It’s hard enough writing a novel, no matter writing a 461 pager about a continuing sensitive and painful subject matter. After I left Ireland and from my extensive travels I’d be asked time and time again, “What are these troubles in Northern Ireland all about?”
I believe people’s opinions were formed from what they read, saw or listened to in the media and most of the time, if not all, their opinions were biased and misunderstood. For these very reasons, they are precisely why I wrote the first book in the Stones Corner series. I wanted to educate. I wanted people to truly understand why the troubles started and why they continued for so long. However, I had to remain objective. It was vital that I was unbiased and told the story from every aspect. I believe I have achieved that through my descriptions and tales of living in Derry in 1972 and beyond.
Caitlin McLaughlin is just like any other teenage girl: during the week she works as a secretary at the Rocola shirt factory in Stones Corner where she has become secretary to her boss’s dishy nephew James. At the weekend she likes music and trips into the city with her best friend… but this is Derry 1972. A simple trip to the shops can lead to life-changing injuries or death and staying at home in the Creggan Estate can be just as dangerous when the British troops and the RUC come raiding, house to house.
Robert Sallis is a private with the Royal Fusiliers, recently posted to the city. He’s repelled by the way some of his fellow soldiers behave; wary too of civilian feelings running high against the occupying army. Accidentally separated from his patrol in the Creggan, he is discovered by Caitlin hiding in her family’s garden. He expects the worst but, having seen enough violence too close to home, she does not give him away. Instead she prefers to daydream about her charming boss who has made his feelings for her plain.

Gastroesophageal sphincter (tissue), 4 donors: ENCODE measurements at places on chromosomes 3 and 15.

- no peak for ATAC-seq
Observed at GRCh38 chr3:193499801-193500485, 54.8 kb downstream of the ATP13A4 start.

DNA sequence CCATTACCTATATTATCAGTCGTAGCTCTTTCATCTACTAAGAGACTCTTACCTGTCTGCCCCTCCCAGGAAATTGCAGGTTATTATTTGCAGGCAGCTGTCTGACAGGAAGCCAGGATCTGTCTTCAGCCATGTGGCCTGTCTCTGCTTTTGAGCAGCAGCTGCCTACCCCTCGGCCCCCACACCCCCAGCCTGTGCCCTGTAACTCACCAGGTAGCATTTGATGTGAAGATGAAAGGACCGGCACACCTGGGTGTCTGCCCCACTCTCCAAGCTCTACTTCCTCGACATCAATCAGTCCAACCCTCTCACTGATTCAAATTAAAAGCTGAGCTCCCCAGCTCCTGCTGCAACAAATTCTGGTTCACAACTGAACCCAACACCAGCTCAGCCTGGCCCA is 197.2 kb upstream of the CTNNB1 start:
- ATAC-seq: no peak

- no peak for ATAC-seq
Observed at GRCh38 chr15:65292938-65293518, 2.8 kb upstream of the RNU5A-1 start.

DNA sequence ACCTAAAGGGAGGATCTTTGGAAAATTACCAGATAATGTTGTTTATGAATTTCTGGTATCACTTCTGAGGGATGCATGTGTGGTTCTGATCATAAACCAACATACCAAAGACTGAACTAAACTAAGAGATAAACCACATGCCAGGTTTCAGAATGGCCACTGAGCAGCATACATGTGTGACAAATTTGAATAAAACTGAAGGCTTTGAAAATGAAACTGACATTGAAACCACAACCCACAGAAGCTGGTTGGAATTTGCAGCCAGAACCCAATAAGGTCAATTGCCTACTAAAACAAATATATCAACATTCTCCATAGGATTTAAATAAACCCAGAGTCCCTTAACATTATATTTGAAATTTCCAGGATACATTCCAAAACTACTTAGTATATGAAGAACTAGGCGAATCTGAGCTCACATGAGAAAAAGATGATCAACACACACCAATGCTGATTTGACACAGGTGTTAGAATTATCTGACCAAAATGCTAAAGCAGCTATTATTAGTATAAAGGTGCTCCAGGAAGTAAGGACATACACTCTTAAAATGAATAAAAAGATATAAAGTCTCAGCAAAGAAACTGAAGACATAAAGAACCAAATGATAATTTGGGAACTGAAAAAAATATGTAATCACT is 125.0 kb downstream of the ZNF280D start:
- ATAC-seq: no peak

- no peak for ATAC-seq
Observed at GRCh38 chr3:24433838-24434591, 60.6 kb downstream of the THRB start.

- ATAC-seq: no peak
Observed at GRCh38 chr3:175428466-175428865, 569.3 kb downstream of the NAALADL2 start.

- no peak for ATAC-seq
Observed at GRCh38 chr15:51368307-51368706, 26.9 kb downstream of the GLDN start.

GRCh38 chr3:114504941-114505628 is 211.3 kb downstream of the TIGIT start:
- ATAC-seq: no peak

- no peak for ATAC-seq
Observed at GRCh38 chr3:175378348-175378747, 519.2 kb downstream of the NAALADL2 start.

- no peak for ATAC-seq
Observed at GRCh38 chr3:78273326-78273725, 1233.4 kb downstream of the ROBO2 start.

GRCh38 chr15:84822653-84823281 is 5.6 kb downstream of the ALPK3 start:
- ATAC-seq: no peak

A Catholic girl from the Bogside and the Protestant heir to a big local employer… In her youthful innocence, Caitlin believes their love can overcome the triple obstacles of politics, faith and class. Meanwhile Robert, newly recruited to British undercover forces, is closing in on an IRA cell planning a strike in the heart of the city. In the backdrop are two opposing psychopaths set on the same destructive and violent path. One that can only conclude in nothing but a cataclysmic and ruinous encounter.
The Stones Corner series is made up of four books, Turmoil, Darkness, Light and Hope. A journey through the shambolic origins of the troubles in the North of Ireland, to the years of light and hope as the people slowly lifted their heads and finally achieved peace. Peace after 30 years of turmoil and darkness. We still hold this hope. Hope that those few from all backgrounds and who sadly still possess that indoctrinated sectarianism will – with time – allow this hatred to dissipate so we can all live in continual peace.